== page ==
In parallel with this movement, and throughout the Alsatian vineyard, the traminer was losing ground to its eternal competitor, the gewurztraminer, which gradually took its place almost everywhere in the vineyard. The wars and German occupations having made abandon this grape variety with low yield, the Klevener of Heiligenstein knew a significant decline at the beginning of the 20th century. This grape variety was on the verge of disappearing, since in 1970 only 3 ha of Klevener remained in production. Heiligenstein winemakers, aware of the threat and fortified by the past splendor of this production, asked the INAO for recognition. It was granted to them by the decree of June 30, 1971 supplementing the 1945 ordinance which defined the status of Alsace wines. But it was not until the decree of February 4, 1997 that the delimitation of the Alsace – Klevener de Heiligenstein AOC was finally approved.

THE GRAPE VARIETY

The Heiligenstein Klevener is a pink savagnin, close relative of the white savagnin of the Jura (known mainly for the production of yellow wine), and distant cousin of the Traminers and even of the gewurztraminer. Visually, nothing distinguishes the pink Savagnin grape from the gewurztraminer. Like him, he has a fairly small cluster, pink when ripe, fairly large berries with particularly thick skin. Being a very early grape variety, it is able to reach a very high degree of maturity in its favorite terroir. The berries, very sweet, resist rotting and lend themselves to long ripening at the end of the season.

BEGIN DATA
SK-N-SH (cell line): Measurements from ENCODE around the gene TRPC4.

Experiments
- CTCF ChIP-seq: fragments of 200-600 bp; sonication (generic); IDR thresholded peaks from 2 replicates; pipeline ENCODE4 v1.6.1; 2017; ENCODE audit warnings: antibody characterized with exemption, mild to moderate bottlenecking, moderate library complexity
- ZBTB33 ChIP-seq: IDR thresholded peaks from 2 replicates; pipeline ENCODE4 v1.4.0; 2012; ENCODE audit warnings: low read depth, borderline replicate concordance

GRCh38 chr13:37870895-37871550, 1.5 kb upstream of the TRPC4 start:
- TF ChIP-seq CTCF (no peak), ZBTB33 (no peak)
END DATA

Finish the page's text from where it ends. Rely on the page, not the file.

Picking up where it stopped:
Watch out for confusion!

Anyway, it is in no way identified with the pinots blancs labeled “klevner”, “clevener”, or “clevner”, even if, in the Middle Ages, this term designated in all three cases, a “wine of quality ”or“ better than the ordinary ”.

GEOGRAPHY – GEOLOGY

It is a place called “Au”, a hill that descends widening from the center of the village to the plain. The terroir thus delimited is exposed to the south or south-east. It covers 97 hectares, 38 of which are currently planted in pink Savagnin.

The Au is an ancient dry moor that was, until the middle of the 18th century, a common pasture disputed by several villages. It is a poor soil, siliceous on the surface, sown with pebbles of flint and sandstone, with a silty matrix which is perfectly suited to this grape variety. All from the glacial erosion of Mont Sainte-Odile in the Quaternary era. This soil is not too rich and dry enough, naturally limiting the yield of the grape variety.

Klevener de Heiligenstein

Gastronomy

The Heiligenstein Klevener is a very nice guest! It is very comfortable with fish in a creamy sauce, with white meats, terrines of meat or even a foie gras. It is also very comfortable with exotic cuisines (including Indian cuisine) and sweet-savory pairings or even a cheese platter!

Really, when it comes to gastronomy, this wine has conversation! He knows how to speak the different dishes around the table, he highlights them, but continues to express himself with ease.

Contact information

7, rue Principale
67140 HEILIGENSTEIN
Tél.: 03 88 08 91 41
contactheywang-vins.fr

Infos

You will find our entire range of Alsace wines.
Our entire vineyard is certified in Organic Agriculture by Ecocert.

opening time

We welcome you to our cellar from Monday to Friday from 9 a.m. to 12 p.m. and from 2 p.m. to 7 p.m.

On Saturday, our cellar is open from 9 a.m. to 12 p.m. and from 2 p.m. to 6 p.m.